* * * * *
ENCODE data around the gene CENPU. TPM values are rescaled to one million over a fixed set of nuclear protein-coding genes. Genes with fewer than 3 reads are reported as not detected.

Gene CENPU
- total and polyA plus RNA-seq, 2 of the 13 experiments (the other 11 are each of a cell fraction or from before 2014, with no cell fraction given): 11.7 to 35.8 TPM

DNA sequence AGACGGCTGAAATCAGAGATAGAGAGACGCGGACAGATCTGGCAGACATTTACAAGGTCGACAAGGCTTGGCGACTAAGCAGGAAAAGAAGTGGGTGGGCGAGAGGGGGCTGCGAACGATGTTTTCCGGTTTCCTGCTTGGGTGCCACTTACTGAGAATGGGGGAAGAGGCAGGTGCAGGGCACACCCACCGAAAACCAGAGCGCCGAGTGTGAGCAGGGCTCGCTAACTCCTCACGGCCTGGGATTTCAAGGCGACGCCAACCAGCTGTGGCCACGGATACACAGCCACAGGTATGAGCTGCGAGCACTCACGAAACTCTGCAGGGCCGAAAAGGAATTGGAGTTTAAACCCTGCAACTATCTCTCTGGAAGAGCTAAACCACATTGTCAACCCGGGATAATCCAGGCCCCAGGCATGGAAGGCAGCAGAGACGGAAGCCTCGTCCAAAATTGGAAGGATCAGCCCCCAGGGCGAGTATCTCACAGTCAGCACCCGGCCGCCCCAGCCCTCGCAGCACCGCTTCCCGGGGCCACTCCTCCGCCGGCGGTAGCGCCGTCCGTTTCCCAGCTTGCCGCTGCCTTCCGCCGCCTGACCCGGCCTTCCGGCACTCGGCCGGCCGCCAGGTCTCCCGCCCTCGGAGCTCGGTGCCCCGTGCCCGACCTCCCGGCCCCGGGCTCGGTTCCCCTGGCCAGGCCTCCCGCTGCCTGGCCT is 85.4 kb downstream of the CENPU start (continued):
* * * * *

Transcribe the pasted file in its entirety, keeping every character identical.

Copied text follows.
ENCODE data around the gene CENPU. TPM values are rescaled to one million over a fixed set of nuclear protein-coding genes. Genes with fewer than 3 reads are reported as not detected.

Gene CENPU
- total and polyA plus RNA-seq, 2 of the 13 experiments (the other 11 are each of a cell fraction or from before 2014, with no cell fraction given): 11.7 to 35.8 TPM

DNA sequence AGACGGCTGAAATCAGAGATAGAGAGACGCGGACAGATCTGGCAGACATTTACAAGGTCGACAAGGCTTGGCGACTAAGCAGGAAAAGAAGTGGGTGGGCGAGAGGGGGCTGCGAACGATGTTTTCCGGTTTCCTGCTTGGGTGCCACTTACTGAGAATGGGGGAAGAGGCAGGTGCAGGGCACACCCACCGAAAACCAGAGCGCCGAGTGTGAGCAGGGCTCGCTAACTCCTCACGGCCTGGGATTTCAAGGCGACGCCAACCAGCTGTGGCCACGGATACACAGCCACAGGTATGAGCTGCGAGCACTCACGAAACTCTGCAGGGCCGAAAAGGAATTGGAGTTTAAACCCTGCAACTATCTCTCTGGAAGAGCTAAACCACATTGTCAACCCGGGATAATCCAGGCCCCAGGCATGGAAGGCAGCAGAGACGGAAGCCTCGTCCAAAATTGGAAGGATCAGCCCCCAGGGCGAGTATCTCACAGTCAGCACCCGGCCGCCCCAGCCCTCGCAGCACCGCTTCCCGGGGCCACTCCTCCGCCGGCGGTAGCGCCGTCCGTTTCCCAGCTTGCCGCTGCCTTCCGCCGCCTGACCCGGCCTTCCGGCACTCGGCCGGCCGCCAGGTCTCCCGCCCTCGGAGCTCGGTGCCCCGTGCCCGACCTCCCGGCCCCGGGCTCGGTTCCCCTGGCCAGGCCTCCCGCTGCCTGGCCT is 85.4 kb downstream of the CENPU start (continued):